Teacher agrees to settlement in police brutality case 

A settlement in a two-year-old lawsuit accusing a San Francisco police officer of breaking a preschool teacher’s arm goes before the Police Commission tonight for approval.

According to the claim, Kelly Medora, who was a teacher at Helen Diller Family Preschool at the time, sustained a "spiral break" to her right arm when an officer twisted it behind her back.

Police reports, however, tell a different story, claiming Medora and her friend, kindergarten teacher Christine Hollander, fled from police who tried to cite them for standing in the street.

But after almost two years of litigation since the Jan. 23, 2005 incident, both parties have agreed on a $235,000 settlement, according to Medora’s lawyer, Eileen Burke.

Medora accused SFPD officer Christopher Damonte of intimidating her and Hollander for being on the street next to the curb. She claimed Damonte not only squeezed Hollander’s arm, but he also "continued to scream at and berate her."

Medora went to find help from another officer down the street, the suit claims, and Damonte followed her. Once she was surrounded by three uniformed officers, Damonte allegedly rushed up behind her and grabbed her arm.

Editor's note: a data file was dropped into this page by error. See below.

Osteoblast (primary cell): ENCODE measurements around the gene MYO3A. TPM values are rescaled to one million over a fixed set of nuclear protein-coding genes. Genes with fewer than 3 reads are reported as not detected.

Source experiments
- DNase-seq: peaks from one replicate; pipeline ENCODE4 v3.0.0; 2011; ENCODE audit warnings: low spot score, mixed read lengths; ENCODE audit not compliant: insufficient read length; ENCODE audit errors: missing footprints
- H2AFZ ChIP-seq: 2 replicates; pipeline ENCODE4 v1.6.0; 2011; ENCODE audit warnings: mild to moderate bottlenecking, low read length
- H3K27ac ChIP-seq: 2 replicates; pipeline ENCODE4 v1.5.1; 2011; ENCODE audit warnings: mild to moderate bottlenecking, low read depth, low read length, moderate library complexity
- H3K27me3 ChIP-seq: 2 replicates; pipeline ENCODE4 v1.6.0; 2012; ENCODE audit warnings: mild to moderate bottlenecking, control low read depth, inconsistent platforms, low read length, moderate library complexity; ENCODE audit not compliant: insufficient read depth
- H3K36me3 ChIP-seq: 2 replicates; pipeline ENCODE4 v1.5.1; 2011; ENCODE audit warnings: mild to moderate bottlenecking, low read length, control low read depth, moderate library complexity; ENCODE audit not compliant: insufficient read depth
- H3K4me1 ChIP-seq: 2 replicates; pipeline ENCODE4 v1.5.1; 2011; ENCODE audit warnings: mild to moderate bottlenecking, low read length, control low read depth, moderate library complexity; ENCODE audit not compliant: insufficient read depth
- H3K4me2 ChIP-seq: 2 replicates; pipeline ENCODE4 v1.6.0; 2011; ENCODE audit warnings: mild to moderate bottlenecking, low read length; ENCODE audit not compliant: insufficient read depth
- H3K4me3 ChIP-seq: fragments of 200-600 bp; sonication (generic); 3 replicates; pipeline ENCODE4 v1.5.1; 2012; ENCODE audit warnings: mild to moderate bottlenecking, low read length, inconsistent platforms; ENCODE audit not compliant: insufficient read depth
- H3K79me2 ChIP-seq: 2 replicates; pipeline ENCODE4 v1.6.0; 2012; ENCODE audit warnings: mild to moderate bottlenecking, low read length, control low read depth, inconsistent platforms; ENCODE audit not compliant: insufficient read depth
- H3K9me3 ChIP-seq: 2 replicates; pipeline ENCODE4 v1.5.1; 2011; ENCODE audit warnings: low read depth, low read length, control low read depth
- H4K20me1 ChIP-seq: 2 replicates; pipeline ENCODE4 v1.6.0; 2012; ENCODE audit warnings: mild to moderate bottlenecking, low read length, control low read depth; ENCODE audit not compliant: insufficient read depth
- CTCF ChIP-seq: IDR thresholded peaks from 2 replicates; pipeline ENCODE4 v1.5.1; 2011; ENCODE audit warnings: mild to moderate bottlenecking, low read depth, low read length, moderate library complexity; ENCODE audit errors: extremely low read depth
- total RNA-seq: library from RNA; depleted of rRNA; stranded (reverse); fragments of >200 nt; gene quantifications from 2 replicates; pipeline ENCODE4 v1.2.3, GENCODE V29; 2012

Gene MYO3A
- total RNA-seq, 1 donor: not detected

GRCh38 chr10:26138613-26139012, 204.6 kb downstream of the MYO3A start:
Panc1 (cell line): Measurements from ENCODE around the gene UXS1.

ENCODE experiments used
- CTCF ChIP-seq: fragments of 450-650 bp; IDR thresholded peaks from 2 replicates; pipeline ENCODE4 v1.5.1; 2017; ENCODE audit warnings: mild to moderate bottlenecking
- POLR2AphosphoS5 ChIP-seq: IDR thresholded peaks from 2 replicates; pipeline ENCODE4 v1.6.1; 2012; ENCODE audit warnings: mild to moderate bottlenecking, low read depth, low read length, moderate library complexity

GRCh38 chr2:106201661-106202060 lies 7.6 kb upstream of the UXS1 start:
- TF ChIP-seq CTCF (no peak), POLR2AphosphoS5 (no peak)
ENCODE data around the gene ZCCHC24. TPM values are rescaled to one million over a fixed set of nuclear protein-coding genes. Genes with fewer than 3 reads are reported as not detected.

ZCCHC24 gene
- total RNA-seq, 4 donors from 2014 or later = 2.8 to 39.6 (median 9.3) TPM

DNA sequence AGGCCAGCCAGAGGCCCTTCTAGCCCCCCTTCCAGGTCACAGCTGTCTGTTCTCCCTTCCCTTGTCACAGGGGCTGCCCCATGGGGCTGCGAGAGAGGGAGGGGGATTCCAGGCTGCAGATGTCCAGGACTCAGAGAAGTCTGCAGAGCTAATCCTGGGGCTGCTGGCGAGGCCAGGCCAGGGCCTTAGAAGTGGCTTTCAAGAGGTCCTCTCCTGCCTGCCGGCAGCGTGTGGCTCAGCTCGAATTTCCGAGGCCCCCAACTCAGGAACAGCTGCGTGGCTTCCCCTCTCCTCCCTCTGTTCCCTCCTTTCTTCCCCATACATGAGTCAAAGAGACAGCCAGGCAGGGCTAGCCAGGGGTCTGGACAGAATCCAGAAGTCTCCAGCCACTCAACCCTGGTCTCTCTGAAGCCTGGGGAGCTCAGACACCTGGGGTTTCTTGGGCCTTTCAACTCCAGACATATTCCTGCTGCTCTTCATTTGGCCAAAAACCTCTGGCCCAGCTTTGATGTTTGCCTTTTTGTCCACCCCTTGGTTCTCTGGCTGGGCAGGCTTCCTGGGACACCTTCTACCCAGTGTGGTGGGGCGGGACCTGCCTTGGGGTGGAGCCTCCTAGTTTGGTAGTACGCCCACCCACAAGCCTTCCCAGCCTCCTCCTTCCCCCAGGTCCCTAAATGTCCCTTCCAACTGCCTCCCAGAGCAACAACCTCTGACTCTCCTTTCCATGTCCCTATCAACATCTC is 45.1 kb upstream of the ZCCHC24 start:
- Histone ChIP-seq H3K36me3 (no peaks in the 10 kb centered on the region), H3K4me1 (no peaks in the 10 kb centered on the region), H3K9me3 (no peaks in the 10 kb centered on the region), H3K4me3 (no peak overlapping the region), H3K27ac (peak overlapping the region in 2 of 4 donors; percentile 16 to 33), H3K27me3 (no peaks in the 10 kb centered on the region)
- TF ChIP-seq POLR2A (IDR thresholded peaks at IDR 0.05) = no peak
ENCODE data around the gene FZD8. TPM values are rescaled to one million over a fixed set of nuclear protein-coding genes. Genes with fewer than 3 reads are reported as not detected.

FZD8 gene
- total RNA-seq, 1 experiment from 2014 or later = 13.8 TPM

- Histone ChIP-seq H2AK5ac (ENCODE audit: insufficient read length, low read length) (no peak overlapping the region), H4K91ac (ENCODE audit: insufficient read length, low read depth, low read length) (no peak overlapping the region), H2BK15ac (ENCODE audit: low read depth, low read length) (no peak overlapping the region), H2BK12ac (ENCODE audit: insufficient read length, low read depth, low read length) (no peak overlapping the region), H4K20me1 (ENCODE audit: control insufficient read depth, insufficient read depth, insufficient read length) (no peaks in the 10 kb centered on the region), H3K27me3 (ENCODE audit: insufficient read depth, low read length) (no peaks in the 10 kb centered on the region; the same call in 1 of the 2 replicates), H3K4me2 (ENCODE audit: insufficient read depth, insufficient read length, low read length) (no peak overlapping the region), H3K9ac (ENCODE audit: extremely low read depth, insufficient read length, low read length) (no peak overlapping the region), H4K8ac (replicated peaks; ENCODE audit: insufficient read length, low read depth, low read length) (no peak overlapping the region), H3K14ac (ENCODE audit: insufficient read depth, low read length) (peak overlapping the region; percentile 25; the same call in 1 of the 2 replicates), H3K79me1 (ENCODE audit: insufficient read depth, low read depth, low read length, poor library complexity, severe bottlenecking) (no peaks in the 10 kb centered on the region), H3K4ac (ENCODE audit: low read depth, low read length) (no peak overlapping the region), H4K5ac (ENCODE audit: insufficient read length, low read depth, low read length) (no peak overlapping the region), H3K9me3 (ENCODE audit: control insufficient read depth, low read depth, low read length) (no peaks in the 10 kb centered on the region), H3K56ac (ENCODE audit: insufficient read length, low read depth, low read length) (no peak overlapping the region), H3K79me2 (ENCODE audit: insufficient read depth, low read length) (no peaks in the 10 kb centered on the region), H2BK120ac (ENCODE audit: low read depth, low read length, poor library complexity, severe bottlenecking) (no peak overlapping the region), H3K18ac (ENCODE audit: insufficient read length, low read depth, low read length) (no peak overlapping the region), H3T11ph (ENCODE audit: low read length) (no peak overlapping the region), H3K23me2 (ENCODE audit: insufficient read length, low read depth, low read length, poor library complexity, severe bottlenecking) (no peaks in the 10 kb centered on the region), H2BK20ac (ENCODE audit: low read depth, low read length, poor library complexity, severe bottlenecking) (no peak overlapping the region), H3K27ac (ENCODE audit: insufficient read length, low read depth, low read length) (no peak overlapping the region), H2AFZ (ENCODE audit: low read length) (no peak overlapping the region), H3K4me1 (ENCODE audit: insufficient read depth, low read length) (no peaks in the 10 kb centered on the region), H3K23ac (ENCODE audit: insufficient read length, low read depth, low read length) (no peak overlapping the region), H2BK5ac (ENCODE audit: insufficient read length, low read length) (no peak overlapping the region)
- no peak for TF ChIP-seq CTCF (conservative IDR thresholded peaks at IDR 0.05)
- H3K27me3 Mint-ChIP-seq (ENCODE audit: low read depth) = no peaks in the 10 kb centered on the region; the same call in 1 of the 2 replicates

He "twisted it while jerking upward ... with such force that he caused an extreme and complete spiral break to her upper right arm," the lawsuit claims.

Damonte, who is on medical leave, said in a written report that Medora fled police and when he caught up with her she began "screaming and flailing" and "struck me in the chest with her right arm." After Damonte issued an "Academy approved control hold," Medora dropped and he heard "a snap," he said.

Damonte would later visit Medora at the hospital to charge her with delaying and assaulting a police officer and resisting arrest, charges that were later dropped by the District Attorney’s Office.

Burke said it’s typical in police-brutality incidents for police to claim that they were attacked. But in Medora’s case, she said, the evidence was overwhelmingly in her client’s favor.

"If we had gone to trial, this would have been particularly easy to prove," Burke said.

The Police Department and The City’s Office of Citizen Complaints are also conducting investigations, but due to California law those cases are confidential. The City Attorney’s office and the Police Department declined to comment on the pending settlement.

bbegin@examiner.com

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Brent Begin

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